Ultra-processed foods get a bad rap. But can they be nutritious? Can they fit into a healthful eating pattern?
I asked, Julie Hess, a Research Nutritionist at the Grand Forks Human Nutrition Research Center in Grand Forks, North Dakota, a bunch of questions about ultra-processed foods, including how they are defined and whether they can fit into a nutritious eating pattern.
You may be surprised to hear what she has to say!
What Does Processed Mean?
Jill Castle: Would you explain to us the differences between whole foods, processed foods, and ultra-processed foods? How do we classify those foods from a scientific standpoint?
Julie Hess: That confusion about how the fields of nutrition and food science define processed foods compared to how consumers think about processed foods is a motivating drive for my research. It’s something I think and hear about a lot.
Right now, in the nutrition science world, there’s really no consensus yet for what an ultra-processed food is, or even for what a processed food is, and that’s true in food science, as well.
Part of the reason is that most of the foods people buy at the grocery store have been processed in some way. There’s a reason, for instance, the produce you see at the grocery store isn’t covered in dirt the same way it would be if you pulled it out of your backyard garden.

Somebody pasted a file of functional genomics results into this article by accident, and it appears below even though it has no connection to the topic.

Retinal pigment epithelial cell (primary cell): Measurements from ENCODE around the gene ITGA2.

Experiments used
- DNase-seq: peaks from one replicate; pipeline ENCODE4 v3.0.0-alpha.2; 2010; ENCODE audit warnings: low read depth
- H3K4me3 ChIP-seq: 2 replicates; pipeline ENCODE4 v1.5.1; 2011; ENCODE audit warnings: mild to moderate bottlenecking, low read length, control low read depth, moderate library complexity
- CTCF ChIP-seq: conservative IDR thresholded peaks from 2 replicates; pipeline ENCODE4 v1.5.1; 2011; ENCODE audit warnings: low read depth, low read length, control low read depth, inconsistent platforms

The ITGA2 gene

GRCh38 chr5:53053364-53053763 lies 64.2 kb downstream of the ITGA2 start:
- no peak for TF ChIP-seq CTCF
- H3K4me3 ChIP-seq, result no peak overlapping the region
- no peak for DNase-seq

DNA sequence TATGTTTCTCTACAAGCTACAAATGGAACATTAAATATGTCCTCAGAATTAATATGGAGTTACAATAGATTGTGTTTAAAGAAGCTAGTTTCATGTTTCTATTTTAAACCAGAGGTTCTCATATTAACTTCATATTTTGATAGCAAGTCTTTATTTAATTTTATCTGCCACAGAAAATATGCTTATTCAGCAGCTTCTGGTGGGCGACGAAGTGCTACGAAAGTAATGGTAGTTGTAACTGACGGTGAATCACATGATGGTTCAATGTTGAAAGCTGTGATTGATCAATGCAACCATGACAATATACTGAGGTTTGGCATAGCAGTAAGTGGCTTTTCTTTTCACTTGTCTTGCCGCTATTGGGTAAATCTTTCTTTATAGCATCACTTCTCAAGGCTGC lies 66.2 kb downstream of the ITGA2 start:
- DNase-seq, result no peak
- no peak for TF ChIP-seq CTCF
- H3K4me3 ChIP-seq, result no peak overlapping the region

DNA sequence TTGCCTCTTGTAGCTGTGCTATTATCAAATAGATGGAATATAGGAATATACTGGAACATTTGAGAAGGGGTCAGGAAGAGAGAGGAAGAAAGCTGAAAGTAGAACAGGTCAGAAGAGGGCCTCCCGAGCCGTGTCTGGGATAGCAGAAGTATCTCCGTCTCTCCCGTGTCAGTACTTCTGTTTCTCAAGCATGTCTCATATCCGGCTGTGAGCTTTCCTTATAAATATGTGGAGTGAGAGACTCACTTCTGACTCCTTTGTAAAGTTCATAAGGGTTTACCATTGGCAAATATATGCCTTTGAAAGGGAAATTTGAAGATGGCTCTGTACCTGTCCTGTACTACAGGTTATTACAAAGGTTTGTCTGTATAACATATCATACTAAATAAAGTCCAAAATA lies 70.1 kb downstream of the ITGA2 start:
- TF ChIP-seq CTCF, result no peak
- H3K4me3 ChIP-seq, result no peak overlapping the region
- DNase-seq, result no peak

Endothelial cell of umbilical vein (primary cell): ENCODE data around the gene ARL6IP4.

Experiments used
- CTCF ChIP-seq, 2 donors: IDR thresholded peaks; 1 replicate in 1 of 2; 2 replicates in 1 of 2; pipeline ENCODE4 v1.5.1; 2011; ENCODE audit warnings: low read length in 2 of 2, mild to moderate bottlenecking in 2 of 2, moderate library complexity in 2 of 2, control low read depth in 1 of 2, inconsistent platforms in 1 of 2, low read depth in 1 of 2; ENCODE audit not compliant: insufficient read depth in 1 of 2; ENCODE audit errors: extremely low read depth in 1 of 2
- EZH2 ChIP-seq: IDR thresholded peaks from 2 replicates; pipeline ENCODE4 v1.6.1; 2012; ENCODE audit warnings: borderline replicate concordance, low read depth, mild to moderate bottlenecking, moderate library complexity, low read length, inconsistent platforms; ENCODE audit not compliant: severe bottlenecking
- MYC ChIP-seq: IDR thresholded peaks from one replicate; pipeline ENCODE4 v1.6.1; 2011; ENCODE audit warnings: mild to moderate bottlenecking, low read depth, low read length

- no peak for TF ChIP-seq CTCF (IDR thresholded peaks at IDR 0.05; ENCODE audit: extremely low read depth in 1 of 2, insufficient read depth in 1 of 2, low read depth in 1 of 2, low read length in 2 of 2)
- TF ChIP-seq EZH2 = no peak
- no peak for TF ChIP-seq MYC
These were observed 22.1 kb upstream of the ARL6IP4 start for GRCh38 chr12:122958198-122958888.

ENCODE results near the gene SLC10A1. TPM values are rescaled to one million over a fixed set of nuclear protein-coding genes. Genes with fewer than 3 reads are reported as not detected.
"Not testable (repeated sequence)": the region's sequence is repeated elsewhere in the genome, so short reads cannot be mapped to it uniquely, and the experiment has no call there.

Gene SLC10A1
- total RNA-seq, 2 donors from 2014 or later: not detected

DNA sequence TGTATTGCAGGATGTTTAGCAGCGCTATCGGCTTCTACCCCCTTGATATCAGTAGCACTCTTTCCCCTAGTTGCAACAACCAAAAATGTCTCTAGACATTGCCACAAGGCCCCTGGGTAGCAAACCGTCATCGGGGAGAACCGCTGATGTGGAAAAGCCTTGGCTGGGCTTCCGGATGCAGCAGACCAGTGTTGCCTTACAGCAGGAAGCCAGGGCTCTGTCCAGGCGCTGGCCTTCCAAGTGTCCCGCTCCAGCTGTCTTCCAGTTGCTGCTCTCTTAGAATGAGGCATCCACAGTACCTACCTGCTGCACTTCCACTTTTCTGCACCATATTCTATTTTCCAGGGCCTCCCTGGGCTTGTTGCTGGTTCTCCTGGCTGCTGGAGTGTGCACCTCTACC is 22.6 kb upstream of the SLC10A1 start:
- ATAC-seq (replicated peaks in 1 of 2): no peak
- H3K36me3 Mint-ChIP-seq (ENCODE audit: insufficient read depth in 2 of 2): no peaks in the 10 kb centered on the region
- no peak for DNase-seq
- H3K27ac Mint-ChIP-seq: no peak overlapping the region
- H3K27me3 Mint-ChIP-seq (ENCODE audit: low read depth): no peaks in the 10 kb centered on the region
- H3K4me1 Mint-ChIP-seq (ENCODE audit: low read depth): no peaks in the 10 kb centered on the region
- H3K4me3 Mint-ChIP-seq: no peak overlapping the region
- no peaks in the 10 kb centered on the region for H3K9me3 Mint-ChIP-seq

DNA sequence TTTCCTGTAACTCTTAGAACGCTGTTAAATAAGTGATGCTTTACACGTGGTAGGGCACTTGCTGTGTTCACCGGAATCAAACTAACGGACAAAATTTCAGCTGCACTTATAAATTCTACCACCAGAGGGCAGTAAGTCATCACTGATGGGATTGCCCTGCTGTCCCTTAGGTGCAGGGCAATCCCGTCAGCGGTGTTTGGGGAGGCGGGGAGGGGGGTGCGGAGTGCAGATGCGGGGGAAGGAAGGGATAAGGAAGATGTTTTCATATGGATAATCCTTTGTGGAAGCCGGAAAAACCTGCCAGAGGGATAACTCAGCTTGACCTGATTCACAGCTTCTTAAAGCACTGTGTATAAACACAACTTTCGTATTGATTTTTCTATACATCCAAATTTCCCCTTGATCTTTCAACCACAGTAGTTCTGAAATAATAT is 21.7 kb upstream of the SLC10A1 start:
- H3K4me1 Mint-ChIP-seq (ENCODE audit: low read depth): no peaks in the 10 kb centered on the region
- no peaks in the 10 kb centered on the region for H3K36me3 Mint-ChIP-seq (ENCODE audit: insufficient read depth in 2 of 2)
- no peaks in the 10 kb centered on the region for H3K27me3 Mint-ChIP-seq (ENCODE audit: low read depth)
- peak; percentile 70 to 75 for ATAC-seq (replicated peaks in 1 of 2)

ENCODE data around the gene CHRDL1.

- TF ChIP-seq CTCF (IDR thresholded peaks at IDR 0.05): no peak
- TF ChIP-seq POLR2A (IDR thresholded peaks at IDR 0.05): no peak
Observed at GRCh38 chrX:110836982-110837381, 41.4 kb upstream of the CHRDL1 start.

That produce has been processed in some way.
Classifying food by level of processing is one way to figure out how much processing is involved with a raw potato you buy at the grocery store versus the instant mashed potatoes from a box, for instance.
The most commonly used system for determining between levels of processing is called the NOVA Classification System. It grades foods on a scale of one to four, where one is a minimally processed or unprocessed food. That’s where the raw potato would go (Level 1).
Level 2 is a processed culinary ingredient. For example, butter, lard, sugar, and salt.
Level 3 is a processed food. So that’s had some level of processing. It could also be some combination of a Level one food, or a minimally processed food, with a Level 2 processed culinary ingredient.
The Level 4 foods are foods that are industrially manufactured, have five or more ingredients, and contain substances that are rarely used in home cooking. That’s where you’d find an instant mashed potato.
Is Bread a Processed Food?
Jill Castle: What is an example of a level 3 food (a whole food plus the culinary ingredient)?
Julie Hess: A loaf of bread from a bakery is considered a processed food (Level 3). But if you buy a packaged bread at the grocery store, that’s going to be considered a Level 4 ultra-processed food.
Jill Castle: Does the NOVA Classification System have shortcomings?
Julie Hess: Like almost every scale that’s used in research, the NOVA system does have its shortcomings. The fact that it doesn’t account for nutrient content is one of them.
Right now, the Level 4 ultra-processed foods include gummy bears, jarred spaghetti sauce, colorful candies, and seasoned chips. But it also includes things like tofu and whole wheat bread.